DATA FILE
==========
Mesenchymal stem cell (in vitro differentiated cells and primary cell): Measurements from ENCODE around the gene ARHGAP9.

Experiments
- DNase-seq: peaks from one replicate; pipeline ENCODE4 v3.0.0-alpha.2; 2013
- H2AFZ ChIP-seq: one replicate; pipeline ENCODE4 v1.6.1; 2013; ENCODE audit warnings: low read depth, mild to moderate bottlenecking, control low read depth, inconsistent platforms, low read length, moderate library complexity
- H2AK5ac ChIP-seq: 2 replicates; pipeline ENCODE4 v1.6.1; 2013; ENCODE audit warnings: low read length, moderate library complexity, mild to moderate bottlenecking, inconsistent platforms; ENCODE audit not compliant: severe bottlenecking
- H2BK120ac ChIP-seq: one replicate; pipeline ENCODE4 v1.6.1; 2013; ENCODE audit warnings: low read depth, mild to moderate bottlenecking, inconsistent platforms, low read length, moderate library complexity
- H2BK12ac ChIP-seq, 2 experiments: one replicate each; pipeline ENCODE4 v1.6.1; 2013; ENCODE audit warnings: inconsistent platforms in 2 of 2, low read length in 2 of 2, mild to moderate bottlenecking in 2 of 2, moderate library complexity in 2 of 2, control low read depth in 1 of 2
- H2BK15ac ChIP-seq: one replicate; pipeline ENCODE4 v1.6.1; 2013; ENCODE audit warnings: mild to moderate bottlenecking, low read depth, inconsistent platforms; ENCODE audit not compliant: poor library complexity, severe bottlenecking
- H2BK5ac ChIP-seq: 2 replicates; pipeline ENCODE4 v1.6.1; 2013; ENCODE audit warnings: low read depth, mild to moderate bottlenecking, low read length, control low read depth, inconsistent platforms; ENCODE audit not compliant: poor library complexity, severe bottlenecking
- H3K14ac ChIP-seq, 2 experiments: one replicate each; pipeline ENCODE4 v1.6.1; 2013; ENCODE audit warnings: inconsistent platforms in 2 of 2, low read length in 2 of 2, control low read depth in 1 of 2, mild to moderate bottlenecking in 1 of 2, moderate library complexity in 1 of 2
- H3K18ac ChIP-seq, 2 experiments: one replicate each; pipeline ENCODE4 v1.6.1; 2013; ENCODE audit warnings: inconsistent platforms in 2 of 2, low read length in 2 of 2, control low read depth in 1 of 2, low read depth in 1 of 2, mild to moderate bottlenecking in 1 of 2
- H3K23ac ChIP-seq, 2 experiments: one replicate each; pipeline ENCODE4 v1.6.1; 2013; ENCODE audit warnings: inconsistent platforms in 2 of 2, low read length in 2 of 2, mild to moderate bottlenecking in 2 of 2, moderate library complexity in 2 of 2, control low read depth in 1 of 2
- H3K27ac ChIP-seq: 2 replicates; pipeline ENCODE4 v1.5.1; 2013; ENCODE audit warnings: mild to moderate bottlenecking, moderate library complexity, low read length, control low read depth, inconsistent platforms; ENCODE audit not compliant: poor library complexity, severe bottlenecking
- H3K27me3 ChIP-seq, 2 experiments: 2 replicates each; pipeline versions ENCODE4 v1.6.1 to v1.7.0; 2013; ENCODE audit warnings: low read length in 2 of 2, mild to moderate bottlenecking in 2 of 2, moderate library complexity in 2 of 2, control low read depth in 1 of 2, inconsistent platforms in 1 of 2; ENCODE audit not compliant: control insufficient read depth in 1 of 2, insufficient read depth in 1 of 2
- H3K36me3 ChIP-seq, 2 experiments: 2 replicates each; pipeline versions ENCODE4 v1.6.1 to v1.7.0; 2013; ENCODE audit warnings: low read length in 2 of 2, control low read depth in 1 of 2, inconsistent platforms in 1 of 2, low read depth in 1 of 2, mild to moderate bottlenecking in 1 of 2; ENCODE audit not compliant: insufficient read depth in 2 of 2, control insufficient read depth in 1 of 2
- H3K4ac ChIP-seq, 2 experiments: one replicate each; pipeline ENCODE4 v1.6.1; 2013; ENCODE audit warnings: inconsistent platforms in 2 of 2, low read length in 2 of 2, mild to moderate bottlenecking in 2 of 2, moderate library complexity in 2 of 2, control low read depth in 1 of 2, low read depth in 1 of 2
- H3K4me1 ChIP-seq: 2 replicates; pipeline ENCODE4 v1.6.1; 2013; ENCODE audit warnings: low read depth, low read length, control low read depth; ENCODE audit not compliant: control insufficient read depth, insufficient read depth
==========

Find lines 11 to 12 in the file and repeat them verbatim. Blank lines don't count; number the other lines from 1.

- H3K18ac ChIP-seq, 2 experiments: one replicate each; pipeline ENCODE4 v1.6.1; 2013; ENCODE audit warnings: inconsistent platforms in 2 of 2, low read length in 2 of 2, control low read depth in 1 of 2, low read depth in 1 of 2, mild to moderate bottlenecking in 1 of 2
- H3K23ac ChIP-seq, 2 experiments: one replicate each; pipeline ENCODE4 v1.6.1; 2013; ENCODE audit warnings: inconsistent platforms in 2 of 2, low read length in 2 of 2, mild to moderate bottlenecking in 2 of 2, moderate library complexity in 2 of 2, control low read depth in 1 of 2